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Contains over 92,000,000 records for materials held by libraries around the world. These items can be requested through our Interlibrary Loan service (ILL), which is free to USC faculty, students and staff.
Contains fulltext items, including new and rare books relating to Andean culture, history, education, indigenous languages, children’s literature and biodiversity, held by a libraries in northern South America.
A union catalog covering all subjects in 123 catalogs from 16 countries in Latin America and the Caribbean. Sponsored by UNESCO.
Selections from USC's Collection of Pre-Columbian and Post-Contact Codices
These are the most frequently consulted codices in our collection. They have been used by undergraduate and graduate students and faculty in courses in Art History, Latin American History, Geography, Journalism and Communications and Spanish and Portuguese.
To arrange a class visit to view the codices please contact the Librarian by email at firstname.lastname@example.org or by phone at (213) 821-2261.
Call Number: Boeckmann F1219.A672 1831 v.1-v.3 only
Complete title: Antiquities of Mexico : comprising fac-similes of ancient Mexican paintings and hieroglyphics, preserved in the Royal Libraries of Paris, Berlin, and Dresden; in the Imperial Library of Vienna, in the Vatican Library, in the Borgian Museum at Rome, in the Library of the Institute at Bologna, and in the Bodleian Library at Oxford / by Lord Kingsborough ; the drawings, on stone, by A. Aglio. Together with the Monuments of New Spain / by M. Dupaix ; with their respective scales of measurement and accompanying descriptions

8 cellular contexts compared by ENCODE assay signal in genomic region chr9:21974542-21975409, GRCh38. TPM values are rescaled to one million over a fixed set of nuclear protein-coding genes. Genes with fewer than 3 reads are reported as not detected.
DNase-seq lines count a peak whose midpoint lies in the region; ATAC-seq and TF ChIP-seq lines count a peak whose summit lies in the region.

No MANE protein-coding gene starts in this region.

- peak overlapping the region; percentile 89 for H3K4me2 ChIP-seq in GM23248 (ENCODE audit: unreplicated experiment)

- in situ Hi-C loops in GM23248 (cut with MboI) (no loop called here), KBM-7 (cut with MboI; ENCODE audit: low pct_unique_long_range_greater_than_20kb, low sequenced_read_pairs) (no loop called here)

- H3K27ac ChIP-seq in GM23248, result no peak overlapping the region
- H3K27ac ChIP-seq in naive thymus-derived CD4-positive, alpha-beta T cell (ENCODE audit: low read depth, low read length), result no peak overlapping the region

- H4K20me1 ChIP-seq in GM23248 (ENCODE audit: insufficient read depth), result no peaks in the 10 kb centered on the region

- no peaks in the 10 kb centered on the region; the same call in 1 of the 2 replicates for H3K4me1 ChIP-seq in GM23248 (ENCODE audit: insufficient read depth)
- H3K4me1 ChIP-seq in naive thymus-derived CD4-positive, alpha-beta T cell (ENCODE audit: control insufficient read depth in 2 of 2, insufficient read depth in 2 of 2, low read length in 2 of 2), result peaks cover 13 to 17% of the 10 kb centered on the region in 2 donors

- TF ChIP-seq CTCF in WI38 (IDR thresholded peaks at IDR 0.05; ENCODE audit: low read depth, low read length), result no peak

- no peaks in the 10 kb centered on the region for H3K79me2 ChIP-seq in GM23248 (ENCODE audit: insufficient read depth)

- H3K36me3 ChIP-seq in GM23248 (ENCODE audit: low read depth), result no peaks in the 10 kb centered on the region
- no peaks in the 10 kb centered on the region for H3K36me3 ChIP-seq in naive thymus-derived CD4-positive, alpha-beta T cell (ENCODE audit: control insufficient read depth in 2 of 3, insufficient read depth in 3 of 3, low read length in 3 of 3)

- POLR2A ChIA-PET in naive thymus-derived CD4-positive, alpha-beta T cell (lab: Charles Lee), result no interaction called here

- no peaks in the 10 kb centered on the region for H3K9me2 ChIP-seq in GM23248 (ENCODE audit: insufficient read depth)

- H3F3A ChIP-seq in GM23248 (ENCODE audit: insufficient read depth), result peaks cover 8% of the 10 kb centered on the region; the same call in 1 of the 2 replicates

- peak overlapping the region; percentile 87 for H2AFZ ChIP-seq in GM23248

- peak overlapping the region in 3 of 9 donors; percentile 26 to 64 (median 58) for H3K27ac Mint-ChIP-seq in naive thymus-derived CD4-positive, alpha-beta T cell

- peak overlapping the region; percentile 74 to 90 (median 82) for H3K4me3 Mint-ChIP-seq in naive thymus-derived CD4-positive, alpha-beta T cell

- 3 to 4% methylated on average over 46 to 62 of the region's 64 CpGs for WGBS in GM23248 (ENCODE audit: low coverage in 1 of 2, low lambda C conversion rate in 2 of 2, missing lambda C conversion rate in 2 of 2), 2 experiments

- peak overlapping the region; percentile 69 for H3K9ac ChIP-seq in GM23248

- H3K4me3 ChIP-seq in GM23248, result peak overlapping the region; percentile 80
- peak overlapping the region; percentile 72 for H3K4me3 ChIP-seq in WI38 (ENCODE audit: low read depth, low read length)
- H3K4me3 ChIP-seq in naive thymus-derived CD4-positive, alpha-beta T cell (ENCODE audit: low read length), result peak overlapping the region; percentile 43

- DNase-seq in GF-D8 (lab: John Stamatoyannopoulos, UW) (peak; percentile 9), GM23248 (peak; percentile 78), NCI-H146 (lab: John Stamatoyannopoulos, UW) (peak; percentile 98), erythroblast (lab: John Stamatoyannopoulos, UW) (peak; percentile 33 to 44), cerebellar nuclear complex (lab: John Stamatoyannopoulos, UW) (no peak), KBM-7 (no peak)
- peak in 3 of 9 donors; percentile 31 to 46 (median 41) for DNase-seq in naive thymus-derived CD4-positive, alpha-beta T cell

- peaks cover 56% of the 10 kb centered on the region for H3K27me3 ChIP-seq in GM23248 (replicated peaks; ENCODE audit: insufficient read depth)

Call Number: Boeckmann f1219.56.C38C63 1995 v.1 and v.2
Facsimile of a Nahuatl (Aztec) manuscript housed in the National Library of France. mid- to late-sixteenth century. It is the history of the Mexica, rulers of the Aztec Empire, from migration from Aztlan to the Spanish conquest and Christianization efforts. Commentaries in French and Spanish.
Facsimile of a major Aztec manuscript ca. 1562. In 1778 it was discovered in the Escorial Library outside Madrid and it is now housed in a library in Paris, France. It consists of four separate sections --an almanac of 260 days for predicting the future, a calendar of holidays during a year with 18 months with 20 days each. Spanish gloses were added later.
Vol. 1 is a facsim. of the original Codex Borgianus which consists of 1 sheet (76 p.) 29 x 1030 cm. folded to 29 x 27 cm.